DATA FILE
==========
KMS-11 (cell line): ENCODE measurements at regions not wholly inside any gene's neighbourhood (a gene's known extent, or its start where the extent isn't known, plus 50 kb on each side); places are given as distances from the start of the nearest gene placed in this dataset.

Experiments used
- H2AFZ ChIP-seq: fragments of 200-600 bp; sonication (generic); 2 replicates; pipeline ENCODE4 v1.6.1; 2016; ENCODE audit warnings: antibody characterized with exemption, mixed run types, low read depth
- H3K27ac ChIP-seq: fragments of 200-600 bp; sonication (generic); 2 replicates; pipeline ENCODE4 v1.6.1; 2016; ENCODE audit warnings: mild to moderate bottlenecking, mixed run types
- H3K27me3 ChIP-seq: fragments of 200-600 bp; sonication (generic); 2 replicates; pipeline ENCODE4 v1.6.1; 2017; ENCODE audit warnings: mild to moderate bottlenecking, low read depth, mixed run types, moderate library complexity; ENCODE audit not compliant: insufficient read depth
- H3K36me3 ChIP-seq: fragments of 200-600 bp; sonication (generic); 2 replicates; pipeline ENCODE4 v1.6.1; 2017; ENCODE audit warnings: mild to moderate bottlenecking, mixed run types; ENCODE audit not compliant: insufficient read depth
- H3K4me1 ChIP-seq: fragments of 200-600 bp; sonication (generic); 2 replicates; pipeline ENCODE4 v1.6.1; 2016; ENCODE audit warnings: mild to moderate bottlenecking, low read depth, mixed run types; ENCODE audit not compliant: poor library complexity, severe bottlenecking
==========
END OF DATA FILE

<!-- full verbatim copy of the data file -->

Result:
KMS-11 (cell line): ENCODE measurements at regions not wholly inside any gene's neighbourhood (a gene's known extent, or its start where the extent isn't known, plus 50 kb on each side); places are given as distances from the start of the nearest gene placed in this dataset.

Experiments used
- H2AFZ ChIP-seq: fragments of 200-600 bp; sonication (generic); 2 replicates; pipeline ENCODE4 v1.6.1; 2016; ENCODE audit warnings: antibody characterized with exemption, mixed run types, low read depth
- H3K27ac ChIP-seq: fragments of 200-600 bp; sonication (generic); 2 replicates; pipeline ENCODE4 v1.6.1; 2016; ENCODE audit warnings: mild to moderate bottlenecking, mixed run types
- H3K27me3 ChIP-seq: fragments of 200-600 bp; sonication (generic); 2 replicates; pipeline ENCODE4 v1.6.1; 2017; ENCODE audit warnings: mild to moderate bottlenecking, low read depth, mixed run types, moderate library complexity; ENCODE audit not compliant: insufficient read depth
- H3K36me3 ChIP-seq: fragments of 200-600 bp; sonication (generic); 2 replicates; pipeline ENCODE4 v1.6.1; 2017; ENCODE audit warnings: mild to moderate bottlenecking, mixed run types; ENCODE audit not compliant: insufficient read depth
- H3K4me1 ChIP-seq: fragments of 200-600 bp; sonication (generic); 2 replicates; pipeline ENCODE4 v1.6.1; 2016; ENCODE audit warnings: mild to moderate bottlenecking, low read depth, mixed run types; ENCODE audit not compliant: poor library complexity, severe bottlenecking